When business as usual involves reporting to the same location every day, employee travel isn’t a subject that may come up very often. When it does, whether it is a short trip a mile away or overnight travel, it raises questions.
What exactly is an employer required to pay for? What about travel time for hourly employees?
Sending your employees anywhere offsite, no matter the distance or time spent, will incur expenses. In terms of tangible items purchased, or paid services, if you do not provide a corporate credit card, these will be out-of-pocket for your employees who travel. While some of these expenses may be tax-deductible for employees if their employers do not reimburse them, there are many limitations to what they can actually deduct at tax time. Keep in mind that some states, like California, require that companies reimburse all out-of-pocket expenses incurred while doing business (with reasonable limits) offsite. If employees are traveling on behalf of your company, a best practice is to simply reimburse them for what they have spent while doing so.
Some examples of common travel expenses are:
- Airline and train tickets (including change fees if company plans prompt a change to travel plans), baggage fees, and tips up to a certain percentage.
- Car rental fees (if your company requires your employees to purchase the rental insurance, this is also a reimbursable expense) and gas
- Taxi or bus/shuttle fares
- Parking fees
- Hotel accommodations and Wi-Fi charges
- Dry cleaning expenses for trips of a certain length
- Mileage (if employee’s personal car is used)
- It is recommended that mileage be reimbursed at the standard IRS rate (53.5 cents a mile for 2017) or, if a company desires to do so, at actual cost.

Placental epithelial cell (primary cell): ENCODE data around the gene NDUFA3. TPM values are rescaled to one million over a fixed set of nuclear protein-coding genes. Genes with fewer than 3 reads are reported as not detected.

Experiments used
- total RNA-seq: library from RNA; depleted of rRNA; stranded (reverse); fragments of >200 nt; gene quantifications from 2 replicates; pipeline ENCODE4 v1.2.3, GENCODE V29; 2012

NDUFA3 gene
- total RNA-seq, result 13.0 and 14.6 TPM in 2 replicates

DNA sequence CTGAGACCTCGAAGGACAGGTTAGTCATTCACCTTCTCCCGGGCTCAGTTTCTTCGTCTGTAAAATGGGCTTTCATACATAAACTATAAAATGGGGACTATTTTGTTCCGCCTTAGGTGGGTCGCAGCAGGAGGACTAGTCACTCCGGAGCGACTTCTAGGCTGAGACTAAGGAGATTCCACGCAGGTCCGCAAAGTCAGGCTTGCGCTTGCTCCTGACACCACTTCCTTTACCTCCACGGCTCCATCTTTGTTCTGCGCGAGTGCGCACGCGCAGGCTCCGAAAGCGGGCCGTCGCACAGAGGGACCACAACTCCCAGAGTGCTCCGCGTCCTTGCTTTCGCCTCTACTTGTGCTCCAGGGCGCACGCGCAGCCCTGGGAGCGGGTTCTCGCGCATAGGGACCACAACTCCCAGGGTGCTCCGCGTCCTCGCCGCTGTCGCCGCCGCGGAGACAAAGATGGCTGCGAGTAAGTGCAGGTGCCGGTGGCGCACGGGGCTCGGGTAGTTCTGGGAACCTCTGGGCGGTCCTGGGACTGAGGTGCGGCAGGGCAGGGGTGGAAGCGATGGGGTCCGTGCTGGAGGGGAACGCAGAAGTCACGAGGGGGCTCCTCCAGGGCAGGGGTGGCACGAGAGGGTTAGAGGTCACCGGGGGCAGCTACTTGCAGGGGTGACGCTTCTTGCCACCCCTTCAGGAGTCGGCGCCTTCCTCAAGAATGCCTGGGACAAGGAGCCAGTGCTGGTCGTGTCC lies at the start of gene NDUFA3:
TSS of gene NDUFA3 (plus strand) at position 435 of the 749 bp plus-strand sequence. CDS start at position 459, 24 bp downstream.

An accountable travel expense policy where employees submit actual expenses for reimbursement versus a flat “travel stipend” amount is recommended to avoid your employees having additional income added to their W2s.
What if employees spend money during their off time? Are there any expenses that I am not required to reimburse?
There are limits. There is no law that requires you to pay for spa treatments, concert tickets, extravagant meals or other expenditures that occur during downtime on a business trip. A comprehensive Business Travel Policy will assist your employees’ understanding about what is and is not reimbursable. Non-reimbursable expenses may include:
- Upgrades to flight seating or charges for in-flight entertainment systems
- Travel change fees if not due to business reasons
- Parking tickets or tickets for moving violations
- Meal costs over a reasonable limit
- Employers should consider geographic location cost differences when determining what a reasonable limit may be. Dinner out in large cities, for example, will likely be more expensive as a rule than it would be in other parts of the country.
- Charges for alcohol
- General sightseeing and shopping expenses
- If an airline loses an employee’s luggage, you may want to consider reimbursing for reasonable replacement of clothing and toiletries purchased for purposes of completing the business trip
- Room upgrades, in-room movie rentals and honor bar charges
- Room service if not one of the standard daily meals. (The cost of ordering a pizza via room service three hours after dinner may not be reimbursable unless required work projects dictate a later night)
- Charges for treatments in hotel spas or fitness classes
- If the hotel where the employee is staying has required “resort fees” that are automatically added to the bill, these should, as a rule, be part of what is reimbursed